By BLAKE JONES, firstname.lastname@example.org | Posted: Wednesday, April 14, 2010 7:15 pm
QUEENSBURY — The Great Escape & Splashwater Kingdom is returning to its roots this summer by reintroducing some of the original features of Storytown USA.
Great Escape has always had buildings and characters from its nursery rhyme-themed predecessor, which was created more than 50 years ago. But this is the first time Six Flags Inc. has rehabilitated and reintroduced more of the historic attractions.
The park is rebuilding Cinderella’s Castle from the foundation up and is in the process of restoring characters from Storytown, Jungleland and Ghost Town – the three earliest attractions at the park.
Many of the characters will be pulled out of storage or relocated from other places in the park and placed along the Storytown Train route. The 15-minute train tour will now feature information about the history of Storytown and the original Great Escape.
On Wednesday, maintenance crews were touching up the paint on the original pumpkin coach that circles Cinderella’s Castle. Work was also being done on the Humpty Dumpty attraction, the Hickory Dickory Dock clock and some old Storytown signs. Others that will make an appearance on the revised train tour are PoPo the Purple Cow and about five other Storytown characters, including three to four Ghost Town pieces – some originals and some replicas – and Jungleland animals that are being taken out of storage or relocated from elsewhere in the park.
“They’ve been in storage, and we are taking them out and putting them up,” said Great Escape spokeswoman Rebecca Close.
Cinderella’s Castle has been torn down and the walls rebuilt. Much of the embellishment remains to be added, but the end result should be slightly larger than the original castle.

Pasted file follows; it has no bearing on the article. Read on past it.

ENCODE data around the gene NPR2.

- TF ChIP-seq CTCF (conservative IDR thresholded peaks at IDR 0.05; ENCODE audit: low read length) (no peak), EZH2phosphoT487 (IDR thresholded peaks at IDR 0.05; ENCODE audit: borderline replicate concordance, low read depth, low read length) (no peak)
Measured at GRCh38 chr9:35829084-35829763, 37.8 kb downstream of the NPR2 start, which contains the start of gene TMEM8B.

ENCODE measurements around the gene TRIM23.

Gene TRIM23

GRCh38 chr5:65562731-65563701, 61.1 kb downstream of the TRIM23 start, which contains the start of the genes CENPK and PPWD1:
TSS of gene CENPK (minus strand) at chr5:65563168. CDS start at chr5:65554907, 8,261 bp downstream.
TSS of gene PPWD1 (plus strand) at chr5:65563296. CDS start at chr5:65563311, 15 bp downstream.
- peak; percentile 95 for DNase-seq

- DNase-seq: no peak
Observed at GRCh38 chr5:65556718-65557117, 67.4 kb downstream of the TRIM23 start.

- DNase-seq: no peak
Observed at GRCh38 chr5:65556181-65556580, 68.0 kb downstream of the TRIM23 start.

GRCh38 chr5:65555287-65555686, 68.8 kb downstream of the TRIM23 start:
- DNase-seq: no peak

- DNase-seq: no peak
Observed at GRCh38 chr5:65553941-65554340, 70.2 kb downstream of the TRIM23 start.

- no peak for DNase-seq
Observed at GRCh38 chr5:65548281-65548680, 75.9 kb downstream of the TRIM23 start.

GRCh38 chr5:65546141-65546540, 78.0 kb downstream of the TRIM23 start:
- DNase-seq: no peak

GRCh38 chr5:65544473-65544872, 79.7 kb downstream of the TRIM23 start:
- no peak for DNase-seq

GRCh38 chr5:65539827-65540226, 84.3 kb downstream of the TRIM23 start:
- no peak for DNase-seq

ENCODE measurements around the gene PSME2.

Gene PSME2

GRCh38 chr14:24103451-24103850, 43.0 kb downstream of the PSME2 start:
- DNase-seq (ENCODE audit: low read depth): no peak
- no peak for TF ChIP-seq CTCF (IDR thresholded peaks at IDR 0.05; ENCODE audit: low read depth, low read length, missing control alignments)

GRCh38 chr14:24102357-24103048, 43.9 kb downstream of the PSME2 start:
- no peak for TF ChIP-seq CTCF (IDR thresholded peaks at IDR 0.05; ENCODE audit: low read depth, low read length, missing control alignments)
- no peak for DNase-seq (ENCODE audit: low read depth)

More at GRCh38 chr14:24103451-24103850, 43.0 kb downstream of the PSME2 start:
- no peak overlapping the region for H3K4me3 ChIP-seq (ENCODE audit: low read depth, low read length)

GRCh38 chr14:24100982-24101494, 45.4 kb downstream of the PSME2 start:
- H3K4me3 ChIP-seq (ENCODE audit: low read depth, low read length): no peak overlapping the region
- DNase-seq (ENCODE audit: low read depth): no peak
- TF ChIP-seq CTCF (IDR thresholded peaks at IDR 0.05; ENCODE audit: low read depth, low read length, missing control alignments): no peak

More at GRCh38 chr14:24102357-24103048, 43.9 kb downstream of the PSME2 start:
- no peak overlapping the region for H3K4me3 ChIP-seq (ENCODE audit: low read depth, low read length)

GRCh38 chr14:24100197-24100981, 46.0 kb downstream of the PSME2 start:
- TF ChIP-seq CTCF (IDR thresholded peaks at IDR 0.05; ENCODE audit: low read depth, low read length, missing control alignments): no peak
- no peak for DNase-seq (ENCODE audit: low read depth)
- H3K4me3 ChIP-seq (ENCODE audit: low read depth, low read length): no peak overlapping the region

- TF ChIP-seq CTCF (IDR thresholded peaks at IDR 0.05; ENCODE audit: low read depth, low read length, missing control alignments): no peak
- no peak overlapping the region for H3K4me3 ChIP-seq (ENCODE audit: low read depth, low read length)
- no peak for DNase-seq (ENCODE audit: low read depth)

Asked how the park balances tradition with renovations, Close said the focus is on providing the same experience for families while improving the structure.
“Whenever we do anything, we make sure we keep in mind where Great Escape and Storytown came from,” she said.
Close said the goal was to enhance some of the history and nostalgia of the park, as many guests come to Great Escape every summer with memories of trips they took to Storytown as children.
Don McCoy, president of The Great Escape Properties, has said Storytown is an important piece of history for the community – and something the park will continue to evaluate.
“We are very fortunate to have wonderful traditions here at The Great Escape,” he said. “For 57 years, families have created lifelong memories with us, and these two nostalgic offerings will strike a familiar chord as guests recall their childhood visits.”
Charles R. Wood created Storytown USA in 1954, a year before Disneyland opened.
Ghost Town and Jungleland were added next, followed by a steady stream of new attractions until the sale of the park in 1996 to Premier Parks Inc., which later became Six Flags.
Since then, Great Escape has added large attractions like new roller coasters, a lodge and water rides to the park on a nearly annual basis, the most recent being the Sasquatch drop tower in 2009.
The Storytown additions are among the biggest changes on tap for the 2010 season, which begins on May 8. Great Escape’s parent company, Six Flags, remains in bankruptcy court after filing for Chapter 11 protection almost a year ago.